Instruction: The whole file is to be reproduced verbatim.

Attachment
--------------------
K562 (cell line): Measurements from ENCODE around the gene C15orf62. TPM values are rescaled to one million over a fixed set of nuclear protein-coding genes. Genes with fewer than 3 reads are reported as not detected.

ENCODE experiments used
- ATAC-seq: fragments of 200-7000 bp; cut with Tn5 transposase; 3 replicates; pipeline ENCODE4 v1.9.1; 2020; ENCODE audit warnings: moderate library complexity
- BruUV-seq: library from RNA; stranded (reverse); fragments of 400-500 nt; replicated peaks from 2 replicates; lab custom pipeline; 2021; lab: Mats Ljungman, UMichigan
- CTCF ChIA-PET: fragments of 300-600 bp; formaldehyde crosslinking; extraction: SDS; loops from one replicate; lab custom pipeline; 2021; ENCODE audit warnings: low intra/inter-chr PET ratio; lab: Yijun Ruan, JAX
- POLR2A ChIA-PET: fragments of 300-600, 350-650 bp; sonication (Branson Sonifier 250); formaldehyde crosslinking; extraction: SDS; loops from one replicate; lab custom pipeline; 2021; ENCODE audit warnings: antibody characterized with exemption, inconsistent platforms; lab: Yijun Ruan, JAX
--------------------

K562 (cell line): Measurements from ENCODE around the gene C15orf62. TPM values are rescaled to one million over a fixed set of nuclear protein-coding genes. Genes with fewer than 3 reads are reported as not detected.

ENCODE experiments used
- ATAC-seq: fragments of 200-7000 bp; cut with Tn5 transposase; 3 replicates; pipeline ENCODE4 v1.9.1; 2020; ENCODE audit warnings: moderate library complexity
- BruUV-seq: library from RNA; stranded (reverse); fragments of 400-500 nt; replicated peaks from 2 replicates; lab custom pipeline; 2021; lab: Mats Ljungman, UMichigan
- CTCF ChIA-PET: fragments of 300-600 bp; formaldehyde crosslinking; extraction: SDS; loops from one replicate; lab custom pipeline; 2021; ENCODE audit warnings: low intra/inter-chr PET ratio; lab: Yijun Ruan, JAX
- POLR2A ChIA-PET: fragments of 300-600, 350-650 bp; sonication (Branson Sonifier 250); formaldehyde crosslinking; extraction: SDS; loops from one replicate; lab custom pipeline; 2021; ENCODE audit warnings: antibody characterized with exemption, inconsistent platforms; lab: Yijun Ruan, JAX